Les Salauds (Bastards) - dir. Claire Denis (2013)
One man's rigorouse sparseness is another's willful obscurity, so whether you find Denis’ penchant for withholding information revelatory or confusing will depend on your tolerance for the crepuscular. Les Salauds feels like the memory of a dream episode, and any attempt to recapitulate it must do it violence. Narrative abstraction makes Denis a great artist, but ineffective as a story-teller. She is too intent on hiding information to generate sequentially ordered plot-points accessible to ordinary mortals. As intriguing as her expectedly enigmatic foray into the crime genre is, her entropic approach threatens to eclipse the drama emplotted. Putting her signature cryptic style on the proceedings like a strangle-hold yields the envisioned obscurity while frustrating our (boring) need for a minimum of disclosive clarity. Her diegetic parsimony may signal a lack of confidence in her ability to involve viewers without hypnotizing them into complete, uncomprehending submission. Having been confounded by Les Salauds' singular opacity, it remains an open question whether her eschewal of ready understanding is a mater of artistic principle (a reflection of the mysteriousness of existence) or simply an indication of incompetence.
I intend to revisit Denis' film, less to figure out the plot (which would go against her intention) than to immerse myself in its darkly claustrophobic pulse knowing what not to expect. Technically no one should essay a review after a single viewing. The point of view of trying to understand a story has the validity of all exploratory efforts, but it is nonetheless biased precisely by the need to piece together the evidence--the 'indications of reality.' The end of criticism may be to distill one's considered bias toward a film, but reviewing out of frustration inevitably puts one's interest in seeing a mystery resolved before the merits of the film as a totality. Such an approach instrumentalizes the work as a means to the satisfaction of solving a puzzle, whether or not it wants to be solved.
Sage advise for any reviewer of a Denis film would be to disregard their interest in plot altogether. But the default orientation of first-time viewing probably cannot transcend such interest, which is, after all, just the interest in seeing what happens; following the unfoldings against a horizon of anticipated full disclosure with all its moral implications. Denis does not provide mystery resolving cadential closings. The whole point of the oneiric-perceptual aesthetic is to disallow claritive closure. The problem with that is that if one can't figure the plot out, there's nothing to resolve, just "one damn thing after another." What you get is cinema not as moral-instructive institution but as accessory to a crime. We're only expected to watch, stupefied, and to relish our stupefaction.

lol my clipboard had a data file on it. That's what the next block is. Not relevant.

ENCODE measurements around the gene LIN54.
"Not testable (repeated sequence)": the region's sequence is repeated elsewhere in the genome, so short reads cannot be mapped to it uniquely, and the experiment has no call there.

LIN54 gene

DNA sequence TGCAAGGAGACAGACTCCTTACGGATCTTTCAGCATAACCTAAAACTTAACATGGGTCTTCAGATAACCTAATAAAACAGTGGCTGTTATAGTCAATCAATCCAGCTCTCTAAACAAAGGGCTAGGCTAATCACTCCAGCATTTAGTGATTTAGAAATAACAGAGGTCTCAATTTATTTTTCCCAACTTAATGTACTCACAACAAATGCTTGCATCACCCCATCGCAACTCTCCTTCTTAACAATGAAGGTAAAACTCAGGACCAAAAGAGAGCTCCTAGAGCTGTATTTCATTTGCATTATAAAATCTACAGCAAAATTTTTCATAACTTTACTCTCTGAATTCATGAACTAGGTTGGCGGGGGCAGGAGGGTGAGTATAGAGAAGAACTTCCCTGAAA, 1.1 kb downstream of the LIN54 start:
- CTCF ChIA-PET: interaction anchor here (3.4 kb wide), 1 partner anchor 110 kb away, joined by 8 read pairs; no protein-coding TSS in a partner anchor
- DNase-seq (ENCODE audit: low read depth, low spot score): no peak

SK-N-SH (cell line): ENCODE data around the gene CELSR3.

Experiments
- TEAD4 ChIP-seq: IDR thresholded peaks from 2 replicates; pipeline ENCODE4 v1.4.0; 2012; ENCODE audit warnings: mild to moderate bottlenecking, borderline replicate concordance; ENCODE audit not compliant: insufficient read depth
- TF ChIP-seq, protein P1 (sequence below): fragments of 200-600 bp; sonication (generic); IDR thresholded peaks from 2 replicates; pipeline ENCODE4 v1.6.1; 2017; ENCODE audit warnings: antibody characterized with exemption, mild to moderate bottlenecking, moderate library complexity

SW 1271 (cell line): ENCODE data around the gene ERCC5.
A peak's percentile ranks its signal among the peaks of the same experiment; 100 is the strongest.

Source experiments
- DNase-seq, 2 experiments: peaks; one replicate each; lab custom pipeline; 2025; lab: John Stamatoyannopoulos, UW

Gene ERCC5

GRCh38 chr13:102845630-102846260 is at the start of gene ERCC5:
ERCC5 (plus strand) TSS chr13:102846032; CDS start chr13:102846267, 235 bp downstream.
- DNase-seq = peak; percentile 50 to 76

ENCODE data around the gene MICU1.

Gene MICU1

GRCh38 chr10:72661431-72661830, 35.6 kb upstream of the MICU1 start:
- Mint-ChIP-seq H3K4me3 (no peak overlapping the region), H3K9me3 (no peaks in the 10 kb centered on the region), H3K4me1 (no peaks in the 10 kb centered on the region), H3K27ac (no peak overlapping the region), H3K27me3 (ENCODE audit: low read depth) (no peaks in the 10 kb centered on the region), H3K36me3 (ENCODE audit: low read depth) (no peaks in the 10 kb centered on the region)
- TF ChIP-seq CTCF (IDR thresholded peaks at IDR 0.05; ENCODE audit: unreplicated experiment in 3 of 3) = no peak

As a contemporary practitioner of the perceptual revolution introduced by Antonioni (a focus on events rather than plot points), Denis carries on in that modernist tradition. It is self-defeating to disregard the rules of that convention, which obstructs judgment by foregrounding the witness function. Feeling mostly defeated is how people are meant to emerge from Les Salauds!
Like many of the verité generation, Denis elides all clarifying distance between spectator and scenario. She unfolds the narrative from a first-person orientation whose privilege is one with its restrictiveness, dropping hints, but no more. If you don’t get the import of a scene, you probably don’t deserve to. Subtle-sublime elusiveness marks the mysteries only people of veritable psychic ability are able to discern. The rest can go watch Hitchcock.
Denis' will to immersive confusion negates over-sight and contextualization. It is achieved by framing and ellipsis. Right from the start we are sitting complicitly on the shoulders of characters we've never been properly introduced to. Tight close-ups annul our attempts to situate events in a recognizable social context. The lack of establishing shots, an example of spatial ellipsis, is another way of hiding information to impede comprehension and rob us of super-ordinated insight. We are supposed to be dreaming, not gaining insight. Given that, my criticism of her want of expository panache may lack a target.
No need for a spoilers alert here! Denis' film will not enable a perspective that subsumes the subject-matter it emplots. It negates thought in favor of sensation. To spell out Denis’ transcendental-oneiric mysteries would be vulgar. Luckily, there is just enough of what isn't nothing to entice and entrap us. Just don't expect to be released from the snare.
A big spot of incandescence is Vincent Landon, one of France’s preeminent contemporary male actors who somehow managed to become famous without looking like a zombie (Mathieu Amalric), a bedraggled scarecrow (Daniel Autueil), or a portly modern-day de Bergerac with bad skin (Depardieu). He may not be the picture of youth, but one can believe him as a tough-guy precisely because one senses the heart of a dreamer. And those eyes! If God had them they would be like Lindon’s—dopey-wise, compassionate, and infinitely triste. Eyes that convey everything one can ask of eyes, in striking contrasting to his slip of a mouth—taciturn-bitter, suppressing unspoken passions. Not least of all, one can watch him in a sex scene without shocked incredulity or the involuntary triggering of one’s gag-reflex. He freezes-up to project blankness, activates tender solicitude, and combusts explosive rage with palpable conviction.